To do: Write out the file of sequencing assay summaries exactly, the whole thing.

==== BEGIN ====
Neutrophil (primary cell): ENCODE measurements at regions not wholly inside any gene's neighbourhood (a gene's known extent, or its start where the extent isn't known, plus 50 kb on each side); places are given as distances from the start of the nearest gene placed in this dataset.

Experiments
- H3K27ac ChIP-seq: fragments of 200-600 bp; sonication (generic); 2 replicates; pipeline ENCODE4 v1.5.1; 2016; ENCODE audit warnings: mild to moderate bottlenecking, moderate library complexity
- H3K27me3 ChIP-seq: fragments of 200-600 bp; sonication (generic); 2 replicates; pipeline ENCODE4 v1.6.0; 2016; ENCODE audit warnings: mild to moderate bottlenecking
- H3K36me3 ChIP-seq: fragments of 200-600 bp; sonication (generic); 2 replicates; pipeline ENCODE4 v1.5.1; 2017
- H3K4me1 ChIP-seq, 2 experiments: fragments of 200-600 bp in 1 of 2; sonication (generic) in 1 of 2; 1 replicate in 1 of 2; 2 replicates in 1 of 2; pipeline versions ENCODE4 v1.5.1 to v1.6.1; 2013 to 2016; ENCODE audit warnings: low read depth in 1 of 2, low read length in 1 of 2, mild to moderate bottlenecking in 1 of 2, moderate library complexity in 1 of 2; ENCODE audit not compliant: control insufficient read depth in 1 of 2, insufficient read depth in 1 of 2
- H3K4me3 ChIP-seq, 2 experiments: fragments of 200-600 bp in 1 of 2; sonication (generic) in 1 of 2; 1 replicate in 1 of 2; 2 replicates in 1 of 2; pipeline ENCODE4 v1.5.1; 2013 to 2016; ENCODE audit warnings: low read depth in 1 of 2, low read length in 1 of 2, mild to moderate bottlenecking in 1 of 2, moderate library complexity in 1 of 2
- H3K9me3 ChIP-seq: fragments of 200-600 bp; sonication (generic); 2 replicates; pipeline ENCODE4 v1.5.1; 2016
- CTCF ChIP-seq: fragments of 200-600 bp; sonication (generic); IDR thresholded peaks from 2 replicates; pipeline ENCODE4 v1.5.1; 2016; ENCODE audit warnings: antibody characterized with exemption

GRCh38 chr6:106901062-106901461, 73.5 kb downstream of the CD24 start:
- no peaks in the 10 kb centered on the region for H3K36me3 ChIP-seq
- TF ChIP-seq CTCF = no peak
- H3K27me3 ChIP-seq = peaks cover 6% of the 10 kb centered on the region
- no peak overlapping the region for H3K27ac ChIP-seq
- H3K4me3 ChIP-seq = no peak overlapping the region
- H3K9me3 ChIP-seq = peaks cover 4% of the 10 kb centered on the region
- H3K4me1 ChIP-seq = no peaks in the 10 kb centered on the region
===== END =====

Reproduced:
Neutrophil (primary cell): ENCODE measurements at regions not wholly inside any gene's neighbourhood (a gene's known extent, or its start where the extent isn't known, plus 50 kb on each side); places are given as distances from the start of the nearest gene placed in this dataset.

Experiments
- H3K27ac ChIP-seq: fragments of 200-600 bp; sonication (generic); 2 replicates; pipeline ENCODE4 v1.5.1; 2016; ENCODE audit warnings: mild to moderate bottlenecking, moderate library complexity
- H3K27me3 ChIP-seq: fragments of 200-600 bp; sonication (generic); 2 replicates; pipeline ENCODE4 v1.6.0; 2016; ENCODE audit warnings: mild to moderate bottlenecking
- H3K36me3 ChIP-seq: fragments of 200-600 bp; sonication (generic); 2 replicates; pipeline ENCODE4 v1.5.1; 2017
- H3K4me1 ChIP-seq, 2 experiments: fragments of 200-600 bp in 1 of 2; sonication (generic) in 1 of 2; 1 replicate in 1 of 2; 2 replicates in 1 of 2; pipeline versions ENCODE4 v1.5.1 to v1.6.1; 2013 to 2016; ENCODE audit warnings: low read depth in 1 of 2, low read length in 1 of 2, mild to moderate bottlenecking in 1 of 2, moderate library complexity in 1 of 2; ENCODE audit not compliant: control insufficient read depth in 1 of 2, insufficient read depth in 1 of 2
- H3K4me3 ChIP-seq, 2 experiments: fragments of 200-600 bp in 1 of 2; sonication (generic) in 1 of 2; 1 replicate in 1 of 2; 2 replicates in 1 of 2; pipeline ENCODE4 v1.5.1; 2013 to 2016; ENCODE audit warnings: low read depth in 1 of 2, low read length in 1 of 2, mild to moderate bottlenecking in 1 of 2, moderate library complexity in 1 of 2
- H3K9me3 ChIP-seq: fragments of 200-600 bp; sonication (generic); 2 replicates; pipeline ENCODE4 v1.5.1; 2016
- CTCF ChIP-seq: fragments of 200-600 bp; sonication (generic); IDR thresholded peaks from 2 replicates; pipeline ENCODE4 v1.5.1; 2016; ENCODE audit warnings: antibody characterized with exemption

GRCh38 chr6:106901062-106901461, 73.5 kb downstream of the CD24 start:
- no peaks in the 10 kb centered on the region for H3K36me3 ChIP-seq
- TF ChIP-seq CTCF = no peak
- H3K27me3 ChIP-seq = peaks cover 6% of the 10 kb centered on the region
- no peak overlapping the region for H3K27ac ChIP-seq
- H3K4me3 ChIP-seq = no peak overlapping the region
- H3K9me3 ChIP-seq = peaks cover 4% of the 10 kb centered on the region
- H3K4me1 ChIP-seq = no peaks in the 10 kb centered on the region